Monday, June 16, 2008

NBC: Moving from Sad to Creepy

LSB: Despite what you may have thought of him as an interviewer, anyone whoever watched Meet the Press for any amount of time knew that Tim Russert was a decent, stand-up, family guy. From his occasional closing comment to his son or his father, to his show of support for his hometown sports team, Russert seemed like the kind of guy that would be fun to drink a beer with on election eve. When I first read the news it was moving to see the heartfelt testimonials from his colleagues at NBC and those he interviewed.

Bigger than life with a zest for life, to be sure, and with an timely death that took everyone by surprise, it is only natural that Russert's closest friends and colleagues would be so emotional and want to pay tribute to him. Because Russert was all over the airways, especially in the past six months with the primaries, it was natural that NBC should try to include their viewers in the grieving process.

But Russert was the messenger, not the message – the reporter, not the story. After two days of nearly non-stop memorials and little other news, NBC has started to move from the sad to the obsessive/creepy in the continuing coverage of Russert's death. Matt Lauer, for example, just interviewed Tim's son, Luke, in the opening minutes of the Today show. The kid is a younger version of his dad, thoughtful and well-spoken. Matt was so effusive with his praise and his concern that Luke 'really understand how much his dad loved him' (he knew), that it was a little creepy to watch what should have been a private moment played for the cameras. It crossed over to that kind of interview we've all seen with the tornado victim that is picking through the rubble of their home and is asked by a "concerned" interviewer how they feel. The picture that they flashed of Luke visiting the set of MTP yesterday – the Kennedy-esq Profiles in Courage pose – was a blatantly manipulative tug at the viewers' heartstrings.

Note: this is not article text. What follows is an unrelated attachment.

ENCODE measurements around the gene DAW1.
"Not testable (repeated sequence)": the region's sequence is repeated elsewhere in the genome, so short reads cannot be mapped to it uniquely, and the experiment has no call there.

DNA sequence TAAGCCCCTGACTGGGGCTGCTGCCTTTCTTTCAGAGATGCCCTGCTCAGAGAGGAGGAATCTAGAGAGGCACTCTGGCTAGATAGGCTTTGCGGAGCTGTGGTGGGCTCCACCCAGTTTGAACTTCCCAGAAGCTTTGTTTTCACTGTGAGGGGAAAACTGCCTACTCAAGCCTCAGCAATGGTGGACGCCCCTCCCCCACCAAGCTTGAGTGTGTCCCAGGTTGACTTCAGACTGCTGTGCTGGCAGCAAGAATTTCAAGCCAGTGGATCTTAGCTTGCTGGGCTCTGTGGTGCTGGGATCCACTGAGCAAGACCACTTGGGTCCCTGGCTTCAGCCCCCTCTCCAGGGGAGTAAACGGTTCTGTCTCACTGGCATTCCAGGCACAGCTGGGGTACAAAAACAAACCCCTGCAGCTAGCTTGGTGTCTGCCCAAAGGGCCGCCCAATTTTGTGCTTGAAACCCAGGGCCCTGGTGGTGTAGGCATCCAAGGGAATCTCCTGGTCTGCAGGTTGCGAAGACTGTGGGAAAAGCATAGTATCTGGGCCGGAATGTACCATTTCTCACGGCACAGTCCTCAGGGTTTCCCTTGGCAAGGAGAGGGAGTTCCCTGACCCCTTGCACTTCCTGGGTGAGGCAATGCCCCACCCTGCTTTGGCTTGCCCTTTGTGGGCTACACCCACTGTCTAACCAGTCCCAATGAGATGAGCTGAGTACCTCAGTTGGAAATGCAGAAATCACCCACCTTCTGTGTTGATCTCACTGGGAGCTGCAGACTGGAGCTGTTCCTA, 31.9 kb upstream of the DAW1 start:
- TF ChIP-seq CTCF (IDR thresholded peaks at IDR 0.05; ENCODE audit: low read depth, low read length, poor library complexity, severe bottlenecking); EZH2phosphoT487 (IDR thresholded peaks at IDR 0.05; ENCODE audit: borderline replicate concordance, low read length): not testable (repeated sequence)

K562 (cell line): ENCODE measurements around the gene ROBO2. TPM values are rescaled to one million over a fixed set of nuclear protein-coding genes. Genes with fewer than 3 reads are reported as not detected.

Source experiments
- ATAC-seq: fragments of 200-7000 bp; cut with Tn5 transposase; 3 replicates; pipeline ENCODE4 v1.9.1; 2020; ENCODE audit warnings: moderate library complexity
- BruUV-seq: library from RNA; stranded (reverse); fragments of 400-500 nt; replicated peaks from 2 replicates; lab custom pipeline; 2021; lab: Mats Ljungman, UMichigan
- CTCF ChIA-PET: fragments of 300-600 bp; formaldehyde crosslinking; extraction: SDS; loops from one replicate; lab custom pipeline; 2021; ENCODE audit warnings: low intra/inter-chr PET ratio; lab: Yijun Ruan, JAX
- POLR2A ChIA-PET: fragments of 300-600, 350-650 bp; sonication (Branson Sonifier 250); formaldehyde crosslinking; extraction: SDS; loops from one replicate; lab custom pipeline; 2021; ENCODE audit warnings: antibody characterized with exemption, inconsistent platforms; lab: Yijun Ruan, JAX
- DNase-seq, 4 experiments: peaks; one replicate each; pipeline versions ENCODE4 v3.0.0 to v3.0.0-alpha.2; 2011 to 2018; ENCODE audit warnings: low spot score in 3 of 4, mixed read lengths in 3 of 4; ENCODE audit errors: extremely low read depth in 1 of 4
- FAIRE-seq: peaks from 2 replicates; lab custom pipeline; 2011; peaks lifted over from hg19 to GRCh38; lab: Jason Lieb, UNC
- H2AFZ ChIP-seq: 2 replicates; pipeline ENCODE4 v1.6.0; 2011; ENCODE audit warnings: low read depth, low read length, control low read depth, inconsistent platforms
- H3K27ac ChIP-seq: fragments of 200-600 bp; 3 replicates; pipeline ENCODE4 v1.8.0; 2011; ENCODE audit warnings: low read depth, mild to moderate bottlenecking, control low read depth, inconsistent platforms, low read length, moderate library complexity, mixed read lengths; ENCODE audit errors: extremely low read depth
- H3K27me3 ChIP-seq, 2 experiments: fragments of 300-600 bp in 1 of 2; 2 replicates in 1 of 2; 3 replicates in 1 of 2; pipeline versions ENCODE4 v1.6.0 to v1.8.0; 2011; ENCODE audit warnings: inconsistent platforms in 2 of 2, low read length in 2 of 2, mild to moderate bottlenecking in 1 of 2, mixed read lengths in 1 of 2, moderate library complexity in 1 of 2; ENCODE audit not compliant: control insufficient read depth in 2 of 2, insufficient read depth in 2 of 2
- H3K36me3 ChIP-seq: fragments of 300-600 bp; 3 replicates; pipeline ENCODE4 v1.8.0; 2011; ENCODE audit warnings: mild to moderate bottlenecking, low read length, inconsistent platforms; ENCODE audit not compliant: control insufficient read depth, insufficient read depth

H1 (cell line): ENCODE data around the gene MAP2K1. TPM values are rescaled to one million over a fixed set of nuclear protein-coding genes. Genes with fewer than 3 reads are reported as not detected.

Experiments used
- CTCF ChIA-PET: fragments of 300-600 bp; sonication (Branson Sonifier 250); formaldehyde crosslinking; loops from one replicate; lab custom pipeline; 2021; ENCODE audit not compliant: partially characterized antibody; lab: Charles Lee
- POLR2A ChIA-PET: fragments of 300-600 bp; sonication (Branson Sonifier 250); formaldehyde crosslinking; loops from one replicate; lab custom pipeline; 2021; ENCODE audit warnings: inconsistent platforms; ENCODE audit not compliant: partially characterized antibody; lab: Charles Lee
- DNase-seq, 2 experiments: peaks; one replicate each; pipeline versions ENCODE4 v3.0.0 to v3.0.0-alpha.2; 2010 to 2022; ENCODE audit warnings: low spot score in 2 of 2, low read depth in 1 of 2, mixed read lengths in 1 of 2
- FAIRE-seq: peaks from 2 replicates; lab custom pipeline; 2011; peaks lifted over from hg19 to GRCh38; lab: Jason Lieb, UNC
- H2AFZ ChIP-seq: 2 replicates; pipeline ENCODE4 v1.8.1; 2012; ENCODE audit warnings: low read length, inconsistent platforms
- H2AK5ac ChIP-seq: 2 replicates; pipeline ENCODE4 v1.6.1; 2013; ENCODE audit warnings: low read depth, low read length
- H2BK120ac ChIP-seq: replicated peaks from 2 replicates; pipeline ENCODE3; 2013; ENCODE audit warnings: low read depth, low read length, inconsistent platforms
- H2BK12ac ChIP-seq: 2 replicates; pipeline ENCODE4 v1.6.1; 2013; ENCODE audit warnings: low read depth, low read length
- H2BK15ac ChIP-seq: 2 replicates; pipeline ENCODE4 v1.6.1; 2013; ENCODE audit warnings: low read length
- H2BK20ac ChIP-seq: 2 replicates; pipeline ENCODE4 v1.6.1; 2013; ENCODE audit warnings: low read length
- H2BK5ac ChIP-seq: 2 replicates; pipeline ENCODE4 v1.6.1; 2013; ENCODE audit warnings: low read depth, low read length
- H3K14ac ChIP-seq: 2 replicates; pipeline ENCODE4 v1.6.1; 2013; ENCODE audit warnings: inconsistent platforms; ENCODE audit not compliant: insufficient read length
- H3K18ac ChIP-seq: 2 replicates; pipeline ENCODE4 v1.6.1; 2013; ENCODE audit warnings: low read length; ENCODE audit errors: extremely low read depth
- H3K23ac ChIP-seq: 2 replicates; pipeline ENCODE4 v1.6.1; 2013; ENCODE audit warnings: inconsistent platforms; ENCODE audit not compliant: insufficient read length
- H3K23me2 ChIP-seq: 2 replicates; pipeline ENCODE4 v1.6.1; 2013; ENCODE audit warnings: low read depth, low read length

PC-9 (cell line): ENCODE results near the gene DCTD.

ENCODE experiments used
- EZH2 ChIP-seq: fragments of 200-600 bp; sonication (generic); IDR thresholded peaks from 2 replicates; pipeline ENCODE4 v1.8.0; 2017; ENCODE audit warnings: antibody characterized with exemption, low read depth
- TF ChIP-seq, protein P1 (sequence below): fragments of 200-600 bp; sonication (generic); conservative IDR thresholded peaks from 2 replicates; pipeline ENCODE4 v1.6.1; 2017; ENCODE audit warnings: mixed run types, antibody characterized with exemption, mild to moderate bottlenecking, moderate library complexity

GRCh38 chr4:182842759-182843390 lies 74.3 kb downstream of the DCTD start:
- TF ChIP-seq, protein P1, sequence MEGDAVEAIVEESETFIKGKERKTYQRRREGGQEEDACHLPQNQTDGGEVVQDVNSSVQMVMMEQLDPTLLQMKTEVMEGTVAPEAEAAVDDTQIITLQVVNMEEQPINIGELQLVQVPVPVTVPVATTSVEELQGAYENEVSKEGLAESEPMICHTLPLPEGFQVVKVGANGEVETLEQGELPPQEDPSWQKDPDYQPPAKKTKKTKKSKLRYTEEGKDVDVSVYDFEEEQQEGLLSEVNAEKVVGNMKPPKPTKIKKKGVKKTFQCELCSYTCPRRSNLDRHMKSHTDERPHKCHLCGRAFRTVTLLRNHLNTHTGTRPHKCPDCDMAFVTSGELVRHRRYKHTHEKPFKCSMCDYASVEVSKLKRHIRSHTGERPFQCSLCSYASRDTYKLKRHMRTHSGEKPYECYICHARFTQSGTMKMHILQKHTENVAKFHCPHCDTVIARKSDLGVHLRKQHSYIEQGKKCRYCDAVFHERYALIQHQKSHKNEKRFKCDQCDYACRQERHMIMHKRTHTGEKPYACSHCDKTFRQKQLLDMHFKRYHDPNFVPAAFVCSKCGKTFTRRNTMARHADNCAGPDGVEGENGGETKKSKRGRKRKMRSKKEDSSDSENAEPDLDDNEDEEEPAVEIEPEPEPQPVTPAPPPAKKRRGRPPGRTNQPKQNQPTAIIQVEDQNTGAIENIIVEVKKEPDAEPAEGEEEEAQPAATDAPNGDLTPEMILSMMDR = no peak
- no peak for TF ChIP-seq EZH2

Maybe I'm just a cold-hearted bastard, but death is a part of the circle of life (thanks, Elton!) and life does go on. The best tribute to a person you admire is to emulate the best aspects of their life and incorporate them into your own. But you must move forward; to continue to dwell on one person to put their life ahead of all of the still-living. There is a lot of other news in the world, so NBC and Russert's colleagues need to incorporate what they feel are the ideals they believe Russert embodied and cover all of the other unfolding news fairly.

No comments: